A new branch of artificial intelligence known as deep learning was used. Deep learning is another name for artificial neural networks (ANNs), which are a family of models inspired by biological neural networks (the central nervous systems of animals, particularly within the brain) and are used to estimate functions that depend on many inputs and are generally unknown. ANNs are designed as systems of interconnected “neurons” which can exchange messages to each other. The connections have numeric weights that can be tuned based on experience, making neural networks adaptive to inputs and thus capable of learning. ‘Deep learning’ is called deep due to the structure of ANNs, with layers of neurons stacked on top of each other. The lowest layer takes the raw data such as images, text or sound, and each neuron stores some information about the data they encounter. Each neuron in the layer sends information up to the next layer of neurons which learn a more abstract version of the date below it (Tyagi, 2016).

This technology has already been successfully implemented in speech and vision recognition in Apple’s Siri and Google Street View. However, these applications can make use of labelled directions where they have examples of how to solve the problem in advance, such as stored data on different existing words. Moving in an unstructured 3D environment does not have these directions and thus is a much greater challenge. The robot currently being used in experimentation by UC Berkley uses an algorithm with a reward function that provides a score based on how well the robot is doing the set task. A camera tracks the position of its arms and legs and analyses its surroundings, and a real time score is fed back to the robot with respect to its movement. Optimal movement with respect to the goal can be learnt on its own through repetition – however, it currently calculates ‘good’ values for around 92,000 parameters and thus the time to optimise is limited by data processing hardware. At present, with no prior data on object location the learning process takes approximately 3 hours. There is a long way before this technology will be commercially viable for production lines, but the revolutionary effect of this technology in the future will be huge in enabling robots to learn complex tasks from scratch.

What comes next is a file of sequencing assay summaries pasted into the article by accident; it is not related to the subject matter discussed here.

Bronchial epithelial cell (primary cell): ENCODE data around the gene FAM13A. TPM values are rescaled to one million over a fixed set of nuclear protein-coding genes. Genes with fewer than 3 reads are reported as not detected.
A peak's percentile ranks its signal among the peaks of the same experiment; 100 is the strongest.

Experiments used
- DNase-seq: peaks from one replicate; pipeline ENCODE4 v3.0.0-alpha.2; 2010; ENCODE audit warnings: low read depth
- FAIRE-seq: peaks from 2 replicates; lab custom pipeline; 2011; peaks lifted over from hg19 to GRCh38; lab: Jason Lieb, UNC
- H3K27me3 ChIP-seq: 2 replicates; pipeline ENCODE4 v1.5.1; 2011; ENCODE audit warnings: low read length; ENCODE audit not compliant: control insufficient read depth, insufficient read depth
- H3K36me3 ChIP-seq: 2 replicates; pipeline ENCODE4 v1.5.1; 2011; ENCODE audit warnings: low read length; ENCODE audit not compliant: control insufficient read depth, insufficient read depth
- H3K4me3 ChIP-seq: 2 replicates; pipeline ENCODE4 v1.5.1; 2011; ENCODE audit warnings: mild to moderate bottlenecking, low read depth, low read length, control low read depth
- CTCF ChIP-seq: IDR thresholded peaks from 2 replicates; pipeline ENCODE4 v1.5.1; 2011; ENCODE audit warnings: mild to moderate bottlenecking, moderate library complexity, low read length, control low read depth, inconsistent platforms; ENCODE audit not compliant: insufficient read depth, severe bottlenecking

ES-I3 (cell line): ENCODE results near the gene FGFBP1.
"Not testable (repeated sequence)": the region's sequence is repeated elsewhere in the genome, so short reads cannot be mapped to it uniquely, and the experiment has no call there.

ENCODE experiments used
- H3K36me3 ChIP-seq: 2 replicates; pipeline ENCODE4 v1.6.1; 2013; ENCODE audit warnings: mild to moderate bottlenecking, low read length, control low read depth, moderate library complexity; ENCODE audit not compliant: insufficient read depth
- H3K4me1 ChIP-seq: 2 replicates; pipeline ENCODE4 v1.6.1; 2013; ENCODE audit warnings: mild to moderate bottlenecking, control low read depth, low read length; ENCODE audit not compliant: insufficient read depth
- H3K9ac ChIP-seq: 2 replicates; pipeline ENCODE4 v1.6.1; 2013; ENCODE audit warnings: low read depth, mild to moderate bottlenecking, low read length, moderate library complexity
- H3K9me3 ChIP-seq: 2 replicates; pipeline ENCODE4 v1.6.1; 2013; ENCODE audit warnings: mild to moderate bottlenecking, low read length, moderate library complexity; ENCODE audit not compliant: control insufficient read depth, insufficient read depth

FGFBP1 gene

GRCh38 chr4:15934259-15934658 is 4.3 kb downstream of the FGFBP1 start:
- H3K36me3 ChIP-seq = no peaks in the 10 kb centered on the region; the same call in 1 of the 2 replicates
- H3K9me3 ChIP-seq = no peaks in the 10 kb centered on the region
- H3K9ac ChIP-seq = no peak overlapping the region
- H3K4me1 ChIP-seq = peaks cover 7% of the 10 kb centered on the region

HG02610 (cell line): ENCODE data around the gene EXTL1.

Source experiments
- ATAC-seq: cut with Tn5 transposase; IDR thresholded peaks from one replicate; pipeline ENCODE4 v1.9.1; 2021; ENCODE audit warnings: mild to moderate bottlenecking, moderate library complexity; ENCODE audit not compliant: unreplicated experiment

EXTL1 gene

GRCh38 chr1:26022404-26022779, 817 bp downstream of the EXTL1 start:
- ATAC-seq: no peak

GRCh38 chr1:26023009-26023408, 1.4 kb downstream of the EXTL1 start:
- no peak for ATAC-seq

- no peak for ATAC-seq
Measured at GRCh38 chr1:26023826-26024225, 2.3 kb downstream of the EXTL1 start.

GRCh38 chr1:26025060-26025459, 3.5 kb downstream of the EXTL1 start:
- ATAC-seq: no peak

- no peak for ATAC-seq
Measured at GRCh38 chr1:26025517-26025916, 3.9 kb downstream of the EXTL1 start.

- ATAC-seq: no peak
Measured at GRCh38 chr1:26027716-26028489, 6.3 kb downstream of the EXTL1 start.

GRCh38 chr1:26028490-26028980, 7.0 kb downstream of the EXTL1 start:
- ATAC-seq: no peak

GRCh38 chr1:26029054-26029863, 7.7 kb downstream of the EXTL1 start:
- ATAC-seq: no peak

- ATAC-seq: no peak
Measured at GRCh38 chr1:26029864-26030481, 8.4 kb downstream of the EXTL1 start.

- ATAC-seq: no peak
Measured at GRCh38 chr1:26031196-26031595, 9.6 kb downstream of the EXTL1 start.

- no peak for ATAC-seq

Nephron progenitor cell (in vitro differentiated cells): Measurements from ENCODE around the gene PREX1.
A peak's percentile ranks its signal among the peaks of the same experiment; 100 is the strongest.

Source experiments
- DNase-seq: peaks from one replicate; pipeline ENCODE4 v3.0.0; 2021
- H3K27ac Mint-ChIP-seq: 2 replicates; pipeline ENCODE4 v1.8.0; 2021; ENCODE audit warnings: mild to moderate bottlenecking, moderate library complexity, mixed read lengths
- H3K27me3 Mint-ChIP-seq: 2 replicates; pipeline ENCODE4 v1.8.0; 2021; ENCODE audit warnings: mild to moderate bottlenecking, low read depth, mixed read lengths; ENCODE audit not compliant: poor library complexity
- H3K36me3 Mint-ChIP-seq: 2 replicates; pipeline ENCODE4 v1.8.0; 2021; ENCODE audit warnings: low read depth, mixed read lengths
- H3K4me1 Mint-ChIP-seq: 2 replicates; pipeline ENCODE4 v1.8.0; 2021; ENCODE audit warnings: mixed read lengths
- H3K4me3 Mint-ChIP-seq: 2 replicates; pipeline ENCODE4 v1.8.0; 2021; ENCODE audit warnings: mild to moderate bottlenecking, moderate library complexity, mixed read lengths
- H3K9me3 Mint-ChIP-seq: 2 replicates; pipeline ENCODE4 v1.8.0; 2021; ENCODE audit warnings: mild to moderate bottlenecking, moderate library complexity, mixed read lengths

BRETT the Robot learns to put things together on his own



Corday, R., 2014. The evolution of assembly lines: A brief history. [Online]
Available at: http://robohub.org/the-evolution-of-assembly-lines-a-brief-history/
[Accessed 9 September 2016].

Hagerty, J. R., 2015. Meet the New Generation of Robots for Manufacturing. [Online]
Available at: https://www.wsj.com/articles/meet-the-new-generation-of-robots-for-manufacturing-1433300884
[Accessed 9 September 2016].

Henry, J. R., 2015. What are collaborative robots and why should you care?. [Online]
Available at: http://www.packagingdigest.com/robotics/what-are-collaborative-robots-and-why-should-you-care1505
[Accessed 9` September 2016].

International Organisation for Standardisation (ISO), 2012. ISO 8373:2012 - Robotics and robotic devices. [Online]
Available at: https://www.iso.org/obp/ui/#iso:std:iso:8373:ed-2:v1:en
[Accessed 9 September 2016].

automate.org, 2016. Kawasaki Robotics Releases the “duAro”, a First-of-its-Kind Collaborative Robot, for North American Market. [Online]
Available at: https://www.automate.org/news/kawasaki-robotics-releases-the-duaro-a-first-of-its-kind-collaborative-robot-for-north-american-market
[Accessed 9 September 2016].

Tyagi, V., 2016. What is deep learning. [Online]
Available at: https://www.quora.com/What-is-deep-learning
[Accessed 21 September 2016].

Yang, S., 2016. New ‘deep learning’ technique enables robot mastery of skills via trial and error. [Online]
Available at: http://news.berkeley.edu/2015/05/21/deep-learning-robot-masters-skills-via-trial-and-error/
[Accessed 21 September 2016].